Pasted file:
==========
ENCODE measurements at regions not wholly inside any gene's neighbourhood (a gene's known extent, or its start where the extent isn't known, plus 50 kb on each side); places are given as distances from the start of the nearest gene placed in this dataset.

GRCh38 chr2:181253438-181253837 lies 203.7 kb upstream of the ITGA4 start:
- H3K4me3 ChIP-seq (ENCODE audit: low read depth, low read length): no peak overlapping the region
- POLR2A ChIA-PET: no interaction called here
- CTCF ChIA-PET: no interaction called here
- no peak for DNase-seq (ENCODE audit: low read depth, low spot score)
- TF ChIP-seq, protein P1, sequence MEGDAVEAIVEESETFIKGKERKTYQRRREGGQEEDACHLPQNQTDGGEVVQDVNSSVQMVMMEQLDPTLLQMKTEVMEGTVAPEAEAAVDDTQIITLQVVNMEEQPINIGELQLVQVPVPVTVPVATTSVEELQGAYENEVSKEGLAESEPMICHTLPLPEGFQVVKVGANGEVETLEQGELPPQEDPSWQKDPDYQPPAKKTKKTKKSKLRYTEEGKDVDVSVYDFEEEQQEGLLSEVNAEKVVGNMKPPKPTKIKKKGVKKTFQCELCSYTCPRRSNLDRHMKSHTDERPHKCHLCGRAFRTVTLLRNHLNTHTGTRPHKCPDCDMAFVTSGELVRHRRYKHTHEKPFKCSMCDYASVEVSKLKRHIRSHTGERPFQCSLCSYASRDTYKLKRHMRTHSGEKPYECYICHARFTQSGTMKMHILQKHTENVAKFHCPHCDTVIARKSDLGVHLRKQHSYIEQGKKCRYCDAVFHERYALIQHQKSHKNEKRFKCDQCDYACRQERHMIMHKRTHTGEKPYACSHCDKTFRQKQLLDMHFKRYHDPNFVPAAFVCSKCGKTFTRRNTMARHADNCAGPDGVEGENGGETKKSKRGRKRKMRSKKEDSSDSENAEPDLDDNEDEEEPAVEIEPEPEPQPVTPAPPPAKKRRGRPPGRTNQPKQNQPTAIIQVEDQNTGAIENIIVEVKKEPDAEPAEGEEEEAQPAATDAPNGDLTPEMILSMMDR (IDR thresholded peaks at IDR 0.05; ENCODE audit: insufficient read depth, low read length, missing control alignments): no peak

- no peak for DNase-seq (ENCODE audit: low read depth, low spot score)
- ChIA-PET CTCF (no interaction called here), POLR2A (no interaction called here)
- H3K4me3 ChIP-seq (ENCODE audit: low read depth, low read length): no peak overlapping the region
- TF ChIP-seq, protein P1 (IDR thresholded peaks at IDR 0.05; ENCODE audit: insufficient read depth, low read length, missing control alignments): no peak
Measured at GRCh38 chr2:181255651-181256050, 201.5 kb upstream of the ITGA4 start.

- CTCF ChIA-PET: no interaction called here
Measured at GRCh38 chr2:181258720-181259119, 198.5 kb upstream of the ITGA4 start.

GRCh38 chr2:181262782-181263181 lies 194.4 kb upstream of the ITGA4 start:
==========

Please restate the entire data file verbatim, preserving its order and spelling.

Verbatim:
ENCODE measurements at regions not wholly inside any gene's neighbourhood (a gene's known extent, or its start where the extent isn't known, plus 50 kb on each side); places are given as distances from the start of the nearest gene placed in this dataset.

GRCh38 chr2:181253438-181253837 lies 203.7 kb upstream of the ITGA4 start:
- H3K4me3 ChIP-seq (ENCODE audit: low read depth, low read length): no peak overlapping the region
- POLR2A ChIA-PET: no interaction called here
- CTCF ChIA-PET: no interaction called here
- no peak for DNase-seq (ENCODE audit: low read depth, low spot score)
- TF ChIP-seq, protein P1, sequence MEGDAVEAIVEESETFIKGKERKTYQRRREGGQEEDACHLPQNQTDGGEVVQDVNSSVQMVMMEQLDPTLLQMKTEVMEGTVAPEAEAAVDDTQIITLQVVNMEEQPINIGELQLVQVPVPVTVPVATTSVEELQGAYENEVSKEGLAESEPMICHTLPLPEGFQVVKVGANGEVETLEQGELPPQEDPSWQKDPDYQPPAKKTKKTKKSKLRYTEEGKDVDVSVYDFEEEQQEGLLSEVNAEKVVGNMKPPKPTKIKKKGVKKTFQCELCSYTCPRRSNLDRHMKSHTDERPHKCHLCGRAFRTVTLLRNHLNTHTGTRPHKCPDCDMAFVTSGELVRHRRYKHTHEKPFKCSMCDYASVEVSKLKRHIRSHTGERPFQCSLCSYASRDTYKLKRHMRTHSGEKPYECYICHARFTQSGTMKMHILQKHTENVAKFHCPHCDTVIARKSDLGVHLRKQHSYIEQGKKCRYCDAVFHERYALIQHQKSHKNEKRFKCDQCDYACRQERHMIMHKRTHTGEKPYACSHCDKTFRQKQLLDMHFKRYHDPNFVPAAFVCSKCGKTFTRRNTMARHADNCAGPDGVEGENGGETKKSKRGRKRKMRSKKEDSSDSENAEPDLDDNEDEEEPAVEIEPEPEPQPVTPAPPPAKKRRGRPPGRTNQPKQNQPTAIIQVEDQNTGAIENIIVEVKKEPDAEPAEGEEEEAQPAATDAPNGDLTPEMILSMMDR (IDR thresholded peaks at IDR 0.05; ENCODE audit: insufficient read depth, low read length, missing control alignments): no peak

- no peak for DNase-seq (ENCODE audit: low read depth, low spot score)
- ChIA-PET CTCF (no interaction called here), POLR2A (no interaction called here)
- H3K4me3 ChIP-seq (ENCODE audit: low read depth, low read length): no peak overlapping the region
- TF ChIP-seq, protein P1 (IDR thresholded peaks at IDR 0.05; ENCODE audit: insufficient read depth, low read length, missing control alignments): no peak
Measured at GRCh38 chr2:181255651-181256050, 201.5 kb upstream of the ITGA4 start.

- CTCF ChIA-PET: no interaction called here
Measured at GRCh38 chr2:181258720-181259119, 198.5 kb upstream of the ITGA4 start.

GRCh38 chr2:181262782-181263181 lies 194.4 kb upstream of the ITGA4 start: